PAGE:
Did the Iron Age death ritual involve wild bird sacrifice?
Did the Iron Age death ritual involve wild bird sacrifice? Was Roman Cirencester named ‘Cironium’ not ‘Corinium’? What can we learn from the Monastic Foundation at Anglo-Saxon Lyminge in Kent? The latest volume of The Antiquaries Journal includes 3 fascinating articles that explore these questions, and these are available free of charge until the 31st January 2014. Assistant Editor of the journal, Christopher Catling, gives a brief summary of each of the articles, and why these are so important, below:
Delivering bodies unto water
Does the practice of augury in Britain pre-date the coming of the Romans? That is a possibility raised by a (so far) unique Iron-Age site in the Cambridgeshire Fens, excavated by a team led by archaeologist Chris Evans, that has uncovered evidence for a link between rituals for the dead and the sacrifice of wild birds, including swans, pelicans and geese, herons, bitterns and cormorants and white-tailed eagles, marsh harriers and barn owls. The bones of more than fifty wild bird species were found within and around an artificially constructed platform on the edge of a low island in the middle of the River Great Ouse mixed with the remains of humans brought to the island for riverine interment.
Some of the birds had been butchered and eaten, perhaps as part of a funerary feast, but most seem to have been sacrificed in a ritual in which they might have served as winged messengers, carrying the souls of the dead to the gods. Alternatively their entrails might have been examined for evidence of the divine will, a practice associated with the Romans who were said to have learned bird augury from the ancient Etruscans, though this very unusual site seems to have been in use from the Middle to Late Iron Age, long before the Roman invasion, and in a part of England beyond the influence of Roman ideas at that date.
Rethinking Romano-British ‘Corinium’
The modern town of Cirencester trades heavily on its origins as a Roman town – the second largest in Roman Britain after London – called Corinium Dobunorum (Corinium’of the Dobunni’, the local Iron Age tribe). The town’s Corinium Museum and Corinium radio station, not to mention scores of local businesses, from the Corinium Hotel to Corinium Motors and the Corinium Language Centre, all trade on the historic name. Now, however, Richard Coates, of the Bristol Centre for Linguistics, has re-examined the evidence and says that Victorian historians got it wrong: the town’s Roman name was Cironium.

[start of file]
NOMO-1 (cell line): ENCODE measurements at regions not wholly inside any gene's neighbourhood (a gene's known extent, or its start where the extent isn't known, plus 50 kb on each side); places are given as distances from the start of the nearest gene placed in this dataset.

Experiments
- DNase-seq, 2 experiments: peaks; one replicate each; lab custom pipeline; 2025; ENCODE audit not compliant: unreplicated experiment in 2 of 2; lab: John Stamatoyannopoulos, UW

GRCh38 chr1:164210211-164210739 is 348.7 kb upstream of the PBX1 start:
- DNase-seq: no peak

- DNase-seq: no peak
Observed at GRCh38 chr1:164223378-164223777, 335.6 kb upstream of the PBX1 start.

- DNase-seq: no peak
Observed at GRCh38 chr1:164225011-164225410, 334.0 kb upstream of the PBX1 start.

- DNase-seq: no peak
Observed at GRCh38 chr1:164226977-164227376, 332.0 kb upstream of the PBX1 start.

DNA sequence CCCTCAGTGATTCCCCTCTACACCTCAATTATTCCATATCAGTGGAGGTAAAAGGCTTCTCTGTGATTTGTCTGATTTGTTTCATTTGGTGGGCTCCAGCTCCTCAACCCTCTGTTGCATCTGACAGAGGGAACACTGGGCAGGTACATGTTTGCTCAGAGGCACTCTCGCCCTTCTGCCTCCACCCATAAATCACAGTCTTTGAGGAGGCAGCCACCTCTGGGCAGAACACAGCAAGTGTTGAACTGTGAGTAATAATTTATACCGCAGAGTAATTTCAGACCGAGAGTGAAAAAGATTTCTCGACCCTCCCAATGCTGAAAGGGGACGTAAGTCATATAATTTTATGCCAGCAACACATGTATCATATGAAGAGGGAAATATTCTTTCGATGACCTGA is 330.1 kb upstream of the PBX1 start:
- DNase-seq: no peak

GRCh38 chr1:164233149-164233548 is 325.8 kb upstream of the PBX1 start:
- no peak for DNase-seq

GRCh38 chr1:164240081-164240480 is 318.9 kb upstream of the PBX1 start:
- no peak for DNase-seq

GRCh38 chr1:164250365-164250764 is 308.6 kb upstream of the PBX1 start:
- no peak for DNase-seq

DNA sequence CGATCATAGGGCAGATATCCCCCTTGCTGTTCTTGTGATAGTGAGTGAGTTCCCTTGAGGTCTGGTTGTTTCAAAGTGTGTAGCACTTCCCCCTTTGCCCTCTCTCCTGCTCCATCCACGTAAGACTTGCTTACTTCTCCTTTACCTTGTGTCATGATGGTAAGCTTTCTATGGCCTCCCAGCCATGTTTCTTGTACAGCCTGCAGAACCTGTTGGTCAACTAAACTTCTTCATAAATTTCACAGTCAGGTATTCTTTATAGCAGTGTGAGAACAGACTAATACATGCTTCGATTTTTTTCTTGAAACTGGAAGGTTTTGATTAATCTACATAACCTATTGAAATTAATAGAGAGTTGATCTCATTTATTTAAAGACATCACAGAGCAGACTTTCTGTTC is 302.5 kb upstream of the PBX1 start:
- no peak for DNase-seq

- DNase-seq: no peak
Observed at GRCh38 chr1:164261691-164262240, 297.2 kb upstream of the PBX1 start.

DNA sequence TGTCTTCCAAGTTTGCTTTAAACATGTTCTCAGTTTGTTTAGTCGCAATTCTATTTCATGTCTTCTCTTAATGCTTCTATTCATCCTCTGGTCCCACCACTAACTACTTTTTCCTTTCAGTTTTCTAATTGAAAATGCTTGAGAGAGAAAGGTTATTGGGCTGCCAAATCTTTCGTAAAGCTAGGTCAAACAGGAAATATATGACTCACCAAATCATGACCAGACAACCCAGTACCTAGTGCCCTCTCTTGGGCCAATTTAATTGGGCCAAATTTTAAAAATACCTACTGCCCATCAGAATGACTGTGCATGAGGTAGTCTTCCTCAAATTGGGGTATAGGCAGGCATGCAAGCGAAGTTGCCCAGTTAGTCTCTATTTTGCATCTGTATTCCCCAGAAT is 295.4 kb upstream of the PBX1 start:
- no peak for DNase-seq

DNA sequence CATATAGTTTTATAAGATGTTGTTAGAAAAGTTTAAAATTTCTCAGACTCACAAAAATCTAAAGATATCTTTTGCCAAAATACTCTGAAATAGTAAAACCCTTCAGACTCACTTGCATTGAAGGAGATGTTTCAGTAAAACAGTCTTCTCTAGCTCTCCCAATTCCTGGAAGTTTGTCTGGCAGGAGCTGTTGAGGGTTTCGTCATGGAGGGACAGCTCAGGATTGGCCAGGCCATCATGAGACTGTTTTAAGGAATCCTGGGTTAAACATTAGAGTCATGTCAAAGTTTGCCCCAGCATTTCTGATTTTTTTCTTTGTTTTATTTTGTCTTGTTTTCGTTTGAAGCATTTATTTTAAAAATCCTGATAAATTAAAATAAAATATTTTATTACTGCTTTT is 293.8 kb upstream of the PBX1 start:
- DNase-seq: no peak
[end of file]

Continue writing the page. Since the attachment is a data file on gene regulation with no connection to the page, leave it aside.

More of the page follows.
Whereas linguists have long been unable to explain the origin and meaning of ‘Corinium’, Cironium, by contrast, is easy to explain as being derived from the pre-Roman name for the River Churn, in whose valley the town was founded. How long, one wonders, will it take for the message to reach Cirencester, and for the signs at the entrance to the town to be changed from ‘Welcome to Cirencester, the Roman Corinium’ to ‘Welcome to Cironium’?
Life before the Minster
With the collapse of a central unifying authority in Britain after the end of Roman rule, we know that the Church came to fill the vacuum, and play a very important role in bringing peace, unity and scholarship to the warring kingdoms of Anglo-Saxon England, but we know little about the process by means of which this came about, especially in the early decades of the Conversion period. Gabor Thomas has been helping to fill in the blanks, with his major excavation of the royal double monastery (male and female) at Lyminge in Kent, founded in the wake of St Augustine’s mission to England in AD 597.
The Antiquaries Journal Volume 93 reports on recent the first five excavation seasons in which it became clear that the monastery was not a new foundation, placed into an unused part of the landscape, but had previously been used as a major royal gathering place with a large ceremonial hall, and pits full of feasting debris, including broken glass vessels and pig bones. Gabor Thomas argues that the donation of such and important site to the Church for the founding of a monastery signals the centrality of Christianity to the emerging power structures of sixth and seventh-century Kent. The site chosen to signal the transformation to Christian values and ideologies was a long-established site resonant with potent ancestral meanings, only recently aggrandised with a royal accommodation suite, now sanctified by the founding of a monastery and the construction of a minster church and conventual buildings.